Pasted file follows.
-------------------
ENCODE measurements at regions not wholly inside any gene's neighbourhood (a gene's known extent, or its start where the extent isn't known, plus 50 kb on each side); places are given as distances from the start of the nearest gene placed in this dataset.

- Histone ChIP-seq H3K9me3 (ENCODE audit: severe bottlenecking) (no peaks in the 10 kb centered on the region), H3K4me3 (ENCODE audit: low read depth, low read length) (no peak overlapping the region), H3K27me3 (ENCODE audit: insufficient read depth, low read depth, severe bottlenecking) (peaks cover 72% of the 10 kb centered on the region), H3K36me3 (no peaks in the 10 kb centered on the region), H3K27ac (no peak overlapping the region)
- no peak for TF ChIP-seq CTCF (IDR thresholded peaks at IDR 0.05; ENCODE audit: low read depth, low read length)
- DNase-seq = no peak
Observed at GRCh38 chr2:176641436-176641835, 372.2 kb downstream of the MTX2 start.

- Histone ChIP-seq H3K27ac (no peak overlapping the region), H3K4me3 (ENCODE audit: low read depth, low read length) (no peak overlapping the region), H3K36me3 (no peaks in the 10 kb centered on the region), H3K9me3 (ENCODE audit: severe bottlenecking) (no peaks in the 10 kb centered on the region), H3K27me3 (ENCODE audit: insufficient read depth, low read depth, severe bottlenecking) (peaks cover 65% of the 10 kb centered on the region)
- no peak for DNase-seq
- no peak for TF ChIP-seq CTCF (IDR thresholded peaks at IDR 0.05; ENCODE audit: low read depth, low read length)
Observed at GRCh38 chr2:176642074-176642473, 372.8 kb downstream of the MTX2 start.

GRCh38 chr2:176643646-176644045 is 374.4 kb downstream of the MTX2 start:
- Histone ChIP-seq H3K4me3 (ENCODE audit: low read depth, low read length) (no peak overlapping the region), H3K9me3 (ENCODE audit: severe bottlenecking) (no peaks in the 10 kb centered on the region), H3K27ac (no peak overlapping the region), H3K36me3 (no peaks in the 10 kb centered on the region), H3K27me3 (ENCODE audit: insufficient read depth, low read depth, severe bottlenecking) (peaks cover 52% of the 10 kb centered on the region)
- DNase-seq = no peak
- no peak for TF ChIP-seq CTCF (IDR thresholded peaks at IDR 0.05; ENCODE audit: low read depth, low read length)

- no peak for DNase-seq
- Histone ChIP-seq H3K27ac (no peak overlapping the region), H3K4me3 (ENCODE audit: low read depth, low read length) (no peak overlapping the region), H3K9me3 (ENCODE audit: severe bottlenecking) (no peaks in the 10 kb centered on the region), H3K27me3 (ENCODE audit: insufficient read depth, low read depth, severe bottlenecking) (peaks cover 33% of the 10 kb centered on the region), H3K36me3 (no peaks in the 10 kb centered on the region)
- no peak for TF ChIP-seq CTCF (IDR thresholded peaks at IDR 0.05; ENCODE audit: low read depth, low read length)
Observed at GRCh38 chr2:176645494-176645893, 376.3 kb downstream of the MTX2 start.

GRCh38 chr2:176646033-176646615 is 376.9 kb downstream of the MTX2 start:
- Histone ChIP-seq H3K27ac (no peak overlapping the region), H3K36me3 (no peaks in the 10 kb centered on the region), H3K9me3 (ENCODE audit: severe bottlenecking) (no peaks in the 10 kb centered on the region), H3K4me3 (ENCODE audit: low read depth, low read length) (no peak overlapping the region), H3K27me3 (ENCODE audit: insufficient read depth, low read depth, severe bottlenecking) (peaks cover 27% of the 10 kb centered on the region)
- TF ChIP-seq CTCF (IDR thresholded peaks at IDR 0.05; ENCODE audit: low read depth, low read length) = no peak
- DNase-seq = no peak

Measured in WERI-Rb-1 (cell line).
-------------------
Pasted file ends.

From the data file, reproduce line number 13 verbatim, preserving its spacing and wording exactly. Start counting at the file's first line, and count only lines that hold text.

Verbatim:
- no peak for TF ChIP-seq CTCF (IDR thresholded peaks at IDR 0.05; ENCODE audit: low read depth, low read length)